Browse Subject Areas

Click through the PLOS taxonomy to find articles in your field.

For more information about PLOS Subject Areas, click here.

  • Loading metrics

Antineoplastic and Apoptotic Potential of Traditional Medicines Thymoquinone and Diosgenin in Squamous Cell Carcinoma

  • Subhasis Das,

    Affiliation School of Medical Science and Technology, Indian Institute of Technology-Kharagpur, West Bengal, India

  • Kaushik Kumar Dey,

    Affiliation School of Medical Science and Technology, Indian Institute of Technology-Kharagpur, West Bengal, India

  • Goutam Dey,

    Affiliation School of Medical Science and Technology, Indian Institute of Technology-Kharagpur, West Bengal, India

  • Ipsita Pal,

    Affiliation School of Medical Science and Technology, Indian Institute of Technology-Kharagpur, West Bengal, India

  • Abhijit Majumder,

    Affiliation Department of Clinical Cancer Prevention, The University of Texas MD Anderson Cancer Center, Houston, Texas, United States of America

  • Sujata MaitiChoudhury,

    Affiliation Department of Human Physiology with Community Health, Vidyasagar University, West Midnapur, West Bengal, India

  • Subhas C. kundu,

    Affiliation Department of Biotechnology, Indian Institute of Technology-Kharagpur, West Bengal, India

  • Mahitosh Mandal

    Affiliation School of Medical Science and Technology, Indian Institute of Technology-Kharagpur, West Bengal, India

Antineoplastic and Apoptotic Potential of Traditional Medicines Thymoquinone and Diosgenin in Squamous Cell Carcinoma

  • Subhasis Das, 
  • Kaushik Kumar Dey, 
  • Goutam Dey, 
  • Ipsita Pal, 
  • Abhijit Majumder, 
  • Sujata MaitiChoudhury, 
  • Subhas C. kundu, 
  • Mahitosh Mandal


Thymoquinone (TQ) and diosgenin (DG), the active ingredients obtained from black cumin (Nigella sativa) and fenugreek (Trigonella foenum graecum), respectively, exert potent bioactivity, including anticancer effects. This study investigated the antineoplastic activity of these agents against squamous cell carcinoma in vitro and sarcoma 180–induced tumors in vivo. TQ and DG inhibited cell proliferation and induced cytotoxicity in A431 and Hep2 cells. These agents induced apoptosis by increasing the sub-G1 population, LIVE/DEAD cytotoxicity, chromatin condensation, DNA laddering and TUNEL-positive cells significantly (P<0.05). Increased Bax/Bcl-2 ratio, activation of caspases and cleavage of poly ADP ribose polymerase were observed in treated cells. These drugs inhibited Akt and JNK phosphorylations, thus inhibiting cell proliferation while inducing apoptosis. In combination, TQ and DG had synergistic effects, resulting in cell viability as low as 10%. In a mouse xenograft model, a combination of TQ and DG significantly (P<0.05) reduced tumor volume, mass and increased apoptosis. TQ and DG, alone and in combination, inhibit cell proliferation and induce apoptosis in squamous cell carcinoma. The combination of TQ and DG is a potential antineoplastic therapy in this common skin cancer.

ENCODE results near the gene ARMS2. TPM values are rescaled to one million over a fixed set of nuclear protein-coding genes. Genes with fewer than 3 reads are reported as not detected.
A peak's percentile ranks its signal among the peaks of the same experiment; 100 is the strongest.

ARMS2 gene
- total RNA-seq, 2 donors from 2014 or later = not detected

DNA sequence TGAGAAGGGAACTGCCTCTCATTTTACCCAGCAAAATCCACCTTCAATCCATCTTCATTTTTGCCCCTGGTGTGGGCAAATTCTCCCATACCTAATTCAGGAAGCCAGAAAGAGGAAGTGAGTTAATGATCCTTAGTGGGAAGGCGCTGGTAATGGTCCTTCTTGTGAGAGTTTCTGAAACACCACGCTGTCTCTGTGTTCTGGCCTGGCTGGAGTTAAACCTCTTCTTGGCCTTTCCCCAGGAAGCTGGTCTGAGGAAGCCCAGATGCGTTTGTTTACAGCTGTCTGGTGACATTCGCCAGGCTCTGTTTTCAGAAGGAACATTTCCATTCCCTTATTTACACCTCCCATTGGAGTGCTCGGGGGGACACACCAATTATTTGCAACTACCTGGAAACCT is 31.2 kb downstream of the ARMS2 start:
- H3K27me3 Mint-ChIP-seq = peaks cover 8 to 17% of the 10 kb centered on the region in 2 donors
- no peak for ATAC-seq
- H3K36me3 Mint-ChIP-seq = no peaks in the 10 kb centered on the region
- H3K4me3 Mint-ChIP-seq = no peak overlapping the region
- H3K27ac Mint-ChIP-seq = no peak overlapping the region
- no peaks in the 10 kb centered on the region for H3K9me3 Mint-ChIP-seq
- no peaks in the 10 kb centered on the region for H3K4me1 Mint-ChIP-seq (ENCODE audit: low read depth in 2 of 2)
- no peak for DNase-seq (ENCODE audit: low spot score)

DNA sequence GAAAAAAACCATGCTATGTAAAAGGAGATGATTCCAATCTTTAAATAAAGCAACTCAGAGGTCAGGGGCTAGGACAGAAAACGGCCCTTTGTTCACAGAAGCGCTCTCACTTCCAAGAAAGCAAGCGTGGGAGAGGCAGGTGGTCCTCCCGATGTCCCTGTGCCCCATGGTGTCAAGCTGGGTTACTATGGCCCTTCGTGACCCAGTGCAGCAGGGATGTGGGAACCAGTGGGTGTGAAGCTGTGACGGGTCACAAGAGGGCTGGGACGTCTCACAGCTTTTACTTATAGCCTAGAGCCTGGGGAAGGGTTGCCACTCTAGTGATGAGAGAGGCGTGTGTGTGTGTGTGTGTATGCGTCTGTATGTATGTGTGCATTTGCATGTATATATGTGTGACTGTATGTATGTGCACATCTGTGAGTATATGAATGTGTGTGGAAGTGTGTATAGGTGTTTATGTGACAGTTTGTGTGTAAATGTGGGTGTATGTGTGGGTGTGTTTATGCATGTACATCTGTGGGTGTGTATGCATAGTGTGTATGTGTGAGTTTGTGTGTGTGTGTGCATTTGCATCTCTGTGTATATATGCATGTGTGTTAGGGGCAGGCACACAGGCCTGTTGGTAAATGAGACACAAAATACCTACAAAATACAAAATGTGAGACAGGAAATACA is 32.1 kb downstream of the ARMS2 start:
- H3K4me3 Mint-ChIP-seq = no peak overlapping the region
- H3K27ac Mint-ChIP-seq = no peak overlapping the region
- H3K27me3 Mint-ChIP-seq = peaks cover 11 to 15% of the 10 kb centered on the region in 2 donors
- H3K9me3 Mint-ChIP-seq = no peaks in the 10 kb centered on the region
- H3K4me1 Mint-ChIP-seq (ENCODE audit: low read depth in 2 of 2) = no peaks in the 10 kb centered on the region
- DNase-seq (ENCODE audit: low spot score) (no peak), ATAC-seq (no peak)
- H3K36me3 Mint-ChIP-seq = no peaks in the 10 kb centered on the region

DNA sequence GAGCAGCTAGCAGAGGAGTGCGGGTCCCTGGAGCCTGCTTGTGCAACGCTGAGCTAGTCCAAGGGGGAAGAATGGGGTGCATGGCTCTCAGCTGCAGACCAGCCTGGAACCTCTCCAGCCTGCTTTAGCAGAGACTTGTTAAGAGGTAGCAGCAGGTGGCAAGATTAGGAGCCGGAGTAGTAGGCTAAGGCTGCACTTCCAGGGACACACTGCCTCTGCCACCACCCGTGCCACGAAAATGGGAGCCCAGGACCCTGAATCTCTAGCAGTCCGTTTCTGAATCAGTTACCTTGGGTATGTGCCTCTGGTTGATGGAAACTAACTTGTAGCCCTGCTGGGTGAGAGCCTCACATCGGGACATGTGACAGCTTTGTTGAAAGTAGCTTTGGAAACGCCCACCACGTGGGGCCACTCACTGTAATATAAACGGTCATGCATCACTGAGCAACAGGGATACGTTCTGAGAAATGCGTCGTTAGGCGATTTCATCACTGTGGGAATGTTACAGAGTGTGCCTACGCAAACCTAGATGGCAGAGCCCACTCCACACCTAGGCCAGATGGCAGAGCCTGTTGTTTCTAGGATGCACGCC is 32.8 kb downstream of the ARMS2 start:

Skin cancer is the most common form of human cancer. It is estimated that over one million new cases occur annually. The annual rates of all forms of skin cancer are increasing each year worldwide. The two most common forms of skin cancer are basal cell carcinoma and squamous cell carcinoma (SCC). Together, these two are referred to as nonmelanoma skin cancer. SCC is the second most common form of nonmelanoma skin cancer and accounts for 20% of cutaneous malignancies [1], [2].